Plant Science Laboratory, Cranfield University, Bedfordshire, United Kingdom
Potatoes represent an important staple food crop across the planet. Yet, to maintain tuber quality and extend availability, there is a necessity to store tubers for long periods often using industrial-scale facilities. In this context, preserving potato quality is pivotal for the seed, fresh and processing sectors. The industry has always innovated and invested in improved post-harvest storage. However, the pace of technological change has and will continue to increase. For instance, more stringent legislation and changing consumer attitudes have driven renewed interest in creating alternative or complementary post-harvest treatments to traditional chemically reliant sprout suppression and disease control. Herein, the current knowledge on biochemical factors governing dormancy, the use of chlorpropham (CIPC) as well as existing and chemical alternatives, and the effects of pre- and post-harvest factors to assure potato tuber quality is reviewed. Additionally, the role of genomics as a future approach to potato quality improvement is discussed. Critically, and through a more industry targeted research, a better mechanistic understanding of how the pre-harvest environment influences tuber quality and the factors which govern dormancy transition should lead to a paradigm shift in how sustainable storage can be achieved.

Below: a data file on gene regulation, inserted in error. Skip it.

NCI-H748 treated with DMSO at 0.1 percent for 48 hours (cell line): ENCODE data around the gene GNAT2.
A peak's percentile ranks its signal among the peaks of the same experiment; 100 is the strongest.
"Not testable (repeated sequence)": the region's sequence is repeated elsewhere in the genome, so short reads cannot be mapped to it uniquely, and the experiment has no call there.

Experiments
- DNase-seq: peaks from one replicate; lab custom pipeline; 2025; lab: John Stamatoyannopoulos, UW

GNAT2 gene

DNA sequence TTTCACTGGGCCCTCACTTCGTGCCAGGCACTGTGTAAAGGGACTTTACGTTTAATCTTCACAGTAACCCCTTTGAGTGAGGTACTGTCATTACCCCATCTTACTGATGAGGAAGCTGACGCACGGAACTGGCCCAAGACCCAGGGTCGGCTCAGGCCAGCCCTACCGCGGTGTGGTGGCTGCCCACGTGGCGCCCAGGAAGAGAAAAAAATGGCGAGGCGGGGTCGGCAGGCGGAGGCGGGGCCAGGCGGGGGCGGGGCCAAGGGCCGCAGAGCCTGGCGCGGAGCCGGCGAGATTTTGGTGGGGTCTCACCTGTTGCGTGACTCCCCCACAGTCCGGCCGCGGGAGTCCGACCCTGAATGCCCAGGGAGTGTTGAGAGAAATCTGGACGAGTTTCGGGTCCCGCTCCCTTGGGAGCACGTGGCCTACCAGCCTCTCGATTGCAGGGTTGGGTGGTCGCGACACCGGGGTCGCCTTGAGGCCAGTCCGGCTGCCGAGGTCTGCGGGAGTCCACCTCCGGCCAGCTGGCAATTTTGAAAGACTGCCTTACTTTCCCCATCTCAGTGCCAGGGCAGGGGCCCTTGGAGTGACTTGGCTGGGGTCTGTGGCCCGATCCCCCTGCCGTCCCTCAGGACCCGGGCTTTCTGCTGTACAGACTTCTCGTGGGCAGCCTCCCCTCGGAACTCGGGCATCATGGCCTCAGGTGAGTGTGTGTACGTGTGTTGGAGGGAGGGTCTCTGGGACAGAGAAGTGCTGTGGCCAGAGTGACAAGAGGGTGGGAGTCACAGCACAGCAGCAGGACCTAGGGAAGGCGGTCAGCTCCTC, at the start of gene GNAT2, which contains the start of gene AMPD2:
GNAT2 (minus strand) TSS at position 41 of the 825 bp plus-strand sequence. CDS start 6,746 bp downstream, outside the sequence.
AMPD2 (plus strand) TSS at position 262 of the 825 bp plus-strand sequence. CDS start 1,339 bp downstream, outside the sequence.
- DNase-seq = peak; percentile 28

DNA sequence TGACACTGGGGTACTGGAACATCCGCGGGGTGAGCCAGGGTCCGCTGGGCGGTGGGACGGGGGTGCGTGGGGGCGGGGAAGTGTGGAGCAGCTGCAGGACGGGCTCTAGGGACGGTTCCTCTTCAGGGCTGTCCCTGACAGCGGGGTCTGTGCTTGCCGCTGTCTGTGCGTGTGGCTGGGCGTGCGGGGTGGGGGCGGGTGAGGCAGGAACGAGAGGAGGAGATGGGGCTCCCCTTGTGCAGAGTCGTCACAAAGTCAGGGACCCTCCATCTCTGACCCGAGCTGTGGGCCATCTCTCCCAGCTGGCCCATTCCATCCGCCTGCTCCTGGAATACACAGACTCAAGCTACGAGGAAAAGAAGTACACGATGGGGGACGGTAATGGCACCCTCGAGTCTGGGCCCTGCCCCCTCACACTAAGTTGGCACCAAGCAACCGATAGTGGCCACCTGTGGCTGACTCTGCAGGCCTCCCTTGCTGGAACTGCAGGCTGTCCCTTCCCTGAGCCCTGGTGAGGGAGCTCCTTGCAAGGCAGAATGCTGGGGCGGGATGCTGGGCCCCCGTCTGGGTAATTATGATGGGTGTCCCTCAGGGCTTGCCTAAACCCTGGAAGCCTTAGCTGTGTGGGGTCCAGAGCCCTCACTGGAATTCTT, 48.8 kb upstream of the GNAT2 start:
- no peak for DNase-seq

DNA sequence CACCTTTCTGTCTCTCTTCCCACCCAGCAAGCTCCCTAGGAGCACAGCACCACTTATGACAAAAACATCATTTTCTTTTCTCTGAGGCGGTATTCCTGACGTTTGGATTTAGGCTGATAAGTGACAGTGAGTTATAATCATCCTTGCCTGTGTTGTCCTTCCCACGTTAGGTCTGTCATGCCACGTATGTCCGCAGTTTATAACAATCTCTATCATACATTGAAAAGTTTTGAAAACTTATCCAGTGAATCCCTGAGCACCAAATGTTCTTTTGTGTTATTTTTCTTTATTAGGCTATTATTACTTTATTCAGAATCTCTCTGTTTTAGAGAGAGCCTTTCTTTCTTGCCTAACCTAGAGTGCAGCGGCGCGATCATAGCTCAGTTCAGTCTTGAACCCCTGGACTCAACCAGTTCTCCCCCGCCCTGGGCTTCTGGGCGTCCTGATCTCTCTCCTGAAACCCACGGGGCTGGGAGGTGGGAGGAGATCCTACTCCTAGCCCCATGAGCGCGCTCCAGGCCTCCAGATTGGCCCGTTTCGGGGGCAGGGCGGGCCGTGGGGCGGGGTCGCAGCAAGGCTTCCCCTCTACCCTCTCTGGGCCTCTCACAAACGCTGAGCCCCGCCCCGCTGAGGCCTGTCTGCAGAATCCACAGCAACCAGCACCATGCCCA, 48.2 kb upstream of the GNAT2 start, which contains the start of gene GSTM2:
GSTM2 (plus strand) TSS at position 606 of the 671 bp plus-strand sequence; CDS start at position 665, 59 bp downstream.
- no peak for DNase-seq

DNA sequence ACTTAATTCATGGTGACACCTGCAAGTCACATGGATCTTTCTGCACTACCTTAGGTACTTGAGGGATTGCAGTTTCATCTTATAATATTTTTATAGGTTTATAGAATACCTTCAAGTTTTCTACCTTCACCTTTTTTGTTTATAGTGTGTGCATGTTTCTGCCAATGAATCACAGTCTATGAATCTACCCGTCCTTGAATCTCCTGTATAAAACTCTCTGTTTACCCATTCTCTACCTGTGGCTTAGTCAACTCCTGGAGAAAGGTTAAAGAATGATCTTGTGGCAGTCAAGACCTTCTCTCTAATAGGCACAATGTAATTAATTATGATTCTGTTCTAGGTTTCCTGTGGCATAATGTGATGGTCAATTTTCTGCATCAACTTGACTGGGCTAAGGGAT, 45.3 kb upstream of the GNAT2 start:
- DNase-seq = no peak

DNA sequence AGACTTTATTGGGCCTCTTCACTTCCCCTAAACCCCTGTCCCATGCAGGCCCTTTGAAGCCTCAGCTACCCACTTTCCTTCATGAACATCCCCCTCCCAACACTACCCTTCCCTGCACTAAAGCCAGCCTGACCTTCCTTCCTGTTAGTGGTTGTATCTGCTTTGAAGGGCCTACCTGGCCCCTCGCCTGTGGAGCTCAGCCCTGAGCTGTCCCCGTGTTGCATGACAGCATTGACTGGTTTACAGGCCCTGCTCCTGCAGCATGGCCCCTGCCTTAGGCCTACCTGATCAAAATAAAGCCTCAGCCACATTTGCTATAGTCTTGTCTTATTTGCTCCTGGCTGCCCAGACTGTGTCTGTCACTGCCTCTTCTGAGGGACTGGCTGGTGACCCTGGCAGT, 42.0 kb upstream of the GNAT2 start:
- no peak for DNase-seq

Potato tubers (Solanum tuberosum) have been cultivated for more than 6000 years. Currently, potato is the fourth most important crop produced crop worldwide with an annual production of ca. 382 MT. Europe and Asia are the biggest producers with a share of 40.7% each, followed by America and Africa (12.6 and 4.5%, respectively) (FAOSTAT, 20141). Potatoes provide an excellent source of nutrients and vitamins, but year-round availability depends on industrial-scale storage, especially in countries which rely on an annual crop. In the United Kingdom, approximately half of the total harvested tubers are stored for up to 11 months (Dale, 2014). Sub-optimal handling, poor tuber quality, and deficient post-harvest storage can lead to significant amounts of waste. The United Kingdom recorded overall losses of 17% (770,000 tons) in 2012, where premature sprouting and rotting during storage was the main cause of wastage (Terry et al., 2011; Pritchard et al., 2012). The United Kingdom outlined a strategy for a more sustained and secure food system in its Food Standard Agency (FSA) Strategic Plan 2015–2020, which aims, among several targets, to reduce waste (Food Standards Agency [FSA], 2015). This strategy is aligned with consumers’ requirements of improved nutritional value and sensory attributes, and with new regulation demanding the reduction of agrochemical usage (Lacy and Huffman, 2016).